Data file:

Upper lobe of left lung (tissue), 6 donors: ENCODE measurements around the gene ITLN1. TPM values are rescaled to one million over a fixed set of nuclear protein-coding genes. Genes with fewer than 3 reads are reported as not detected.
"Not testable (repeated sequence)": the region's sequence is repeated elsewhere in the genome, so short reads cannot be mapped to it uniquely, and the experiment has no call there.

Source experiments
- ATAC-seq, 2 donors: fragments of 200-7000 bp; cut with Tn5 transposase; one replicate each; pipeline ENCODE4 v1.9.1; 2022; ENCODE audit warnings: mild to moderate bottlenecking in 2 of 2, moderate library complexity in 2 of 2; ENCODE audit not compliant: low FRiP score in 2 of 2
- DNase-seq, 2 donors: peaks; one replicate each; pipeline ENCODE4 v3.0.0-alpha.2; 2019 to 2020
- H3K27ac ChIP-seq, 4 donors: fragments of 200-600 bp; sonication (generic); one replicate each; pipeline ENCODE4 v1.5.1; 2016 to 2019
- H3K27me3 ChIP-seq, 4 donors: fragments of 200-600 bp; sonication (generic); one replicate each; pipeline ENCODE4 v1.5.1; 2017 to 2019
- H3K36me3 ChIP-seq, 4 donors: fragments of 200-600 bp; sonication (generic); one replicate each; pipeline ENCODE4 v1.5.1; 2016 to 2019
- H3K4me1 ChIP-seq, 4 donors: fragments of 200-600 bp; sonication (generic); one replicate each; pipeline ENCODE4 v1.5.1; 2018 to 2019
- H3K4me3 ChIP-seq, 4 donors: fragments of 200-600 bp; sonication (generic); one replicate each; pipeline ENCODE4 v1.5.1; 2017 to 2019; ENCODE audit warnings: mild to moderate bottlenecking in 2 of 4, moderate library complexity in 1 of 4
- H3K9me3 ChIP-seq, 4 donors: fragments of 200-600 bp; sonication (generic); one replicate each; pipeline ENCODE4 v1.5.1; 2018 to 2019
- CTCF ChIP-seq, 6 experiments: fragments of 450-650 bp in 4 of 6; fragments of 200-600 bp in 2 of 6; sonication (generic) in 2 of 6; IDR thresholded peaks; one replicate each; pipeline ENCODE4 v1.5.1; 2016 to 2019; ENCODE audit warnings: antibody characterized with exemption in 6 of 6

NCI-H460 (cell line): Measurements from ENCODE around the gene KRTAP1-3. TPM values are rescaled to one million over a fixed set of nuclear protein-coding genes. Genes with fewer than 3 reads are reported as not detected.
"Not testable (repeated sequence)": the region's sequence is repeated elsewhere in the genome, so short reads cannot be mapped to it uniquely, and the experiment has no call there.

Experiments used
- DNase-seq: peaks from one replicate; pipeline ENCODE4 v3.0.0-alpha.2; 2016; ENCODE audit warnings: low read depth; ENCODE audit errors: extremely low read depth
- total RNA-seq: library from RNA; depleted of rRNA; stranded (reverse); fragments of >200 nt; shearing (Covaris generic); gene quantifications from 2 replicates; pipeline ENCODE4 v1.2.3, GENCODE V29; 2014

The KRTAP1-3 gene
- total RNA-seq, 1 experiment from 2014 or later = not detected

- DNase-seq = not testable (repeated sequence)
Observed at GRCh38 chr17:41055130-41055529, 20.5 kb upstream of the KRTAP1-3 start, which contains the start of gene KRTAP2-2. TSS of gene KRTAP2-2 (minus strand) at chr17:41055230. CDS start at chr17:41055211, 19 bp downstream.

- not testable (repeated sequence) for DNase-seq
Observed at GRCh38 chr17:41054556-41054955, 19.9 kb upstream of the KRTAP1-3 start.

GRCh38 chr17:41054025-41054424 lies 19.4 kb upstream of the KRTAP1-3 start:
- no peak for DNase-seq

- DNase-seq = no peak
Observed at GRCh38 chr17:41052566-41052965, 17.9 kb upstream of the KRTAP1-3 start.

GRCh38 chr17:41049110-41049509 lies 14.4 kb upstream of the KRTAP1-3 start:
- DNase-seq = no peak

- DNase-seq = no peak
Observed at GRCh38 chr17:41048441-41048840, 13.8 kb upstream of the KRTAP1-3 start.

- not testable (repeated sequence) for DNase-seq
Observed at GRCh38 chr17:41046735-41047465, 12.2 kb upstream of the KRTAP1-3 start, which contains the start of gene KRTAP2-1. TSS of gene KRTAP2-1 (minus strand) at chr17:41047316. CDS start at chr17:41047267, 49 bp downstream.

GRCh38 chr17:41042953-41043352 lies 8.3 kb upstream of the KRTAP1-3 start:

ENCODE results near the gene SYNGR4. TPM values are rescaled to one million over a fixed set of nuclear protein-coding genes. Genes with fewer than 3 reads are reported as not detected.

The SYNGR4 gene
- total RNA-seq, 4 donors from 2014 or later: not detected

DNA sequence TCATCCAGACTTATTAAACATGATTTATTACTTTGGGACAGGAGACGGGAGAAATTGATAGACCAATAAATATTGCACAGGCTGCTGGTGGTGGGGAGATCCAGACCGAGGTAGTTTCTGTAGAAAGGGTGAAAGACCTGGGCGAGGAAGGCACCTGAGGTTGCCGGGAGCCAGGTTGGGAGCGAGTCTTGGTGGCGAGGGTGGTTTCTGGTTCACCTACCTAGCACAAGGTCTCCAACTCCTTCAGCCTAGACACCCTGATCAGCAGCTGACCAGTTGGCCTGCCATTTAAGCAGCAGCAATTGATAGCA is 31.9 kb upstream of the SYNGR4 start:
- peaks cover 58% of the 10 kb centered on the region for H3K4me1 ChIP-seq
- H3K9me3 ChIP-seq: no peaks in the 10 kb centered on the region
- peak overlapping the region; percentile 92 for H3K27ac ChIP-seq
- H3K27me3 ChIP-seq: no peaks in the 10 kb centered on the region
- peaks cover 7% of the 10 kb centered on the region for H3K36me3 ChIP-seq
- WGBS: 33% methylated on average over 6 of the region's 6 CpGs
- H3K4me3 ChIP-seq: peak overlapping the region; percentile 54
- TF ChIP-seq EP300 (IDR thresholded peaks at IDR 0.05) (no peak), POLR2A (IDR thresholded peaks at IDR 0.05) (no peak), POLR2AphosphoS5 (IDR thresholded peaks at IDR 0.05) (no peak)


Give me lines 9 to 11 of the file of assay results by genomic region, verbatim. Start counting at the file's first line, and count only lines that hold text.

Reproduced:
- H3K4me1 ChIP-seq, 4 donors: fragments of 200-600 bp; sonication (generic); one replicate each; pipeline ENCODE4 v1.5.1; 2018 to 2019
- H3K4me3 ChIP-seq, 4 donors: fragments of 200-600 bp; sonication (generic); one replicate each; pipeline ENCODE4 v1.5.1; 2017 to 2019; ENCODE audit warnings: mild to moderate bottlenecking in 2 of 4, moderate library complexity in 1 of 4
- H3K9me3 ChIP-seq, 4 donors: fragments of 200-600 bp; sonication (generic); one replicate each; pipeline ENCODE4 v1.5.1; 2018 to 2019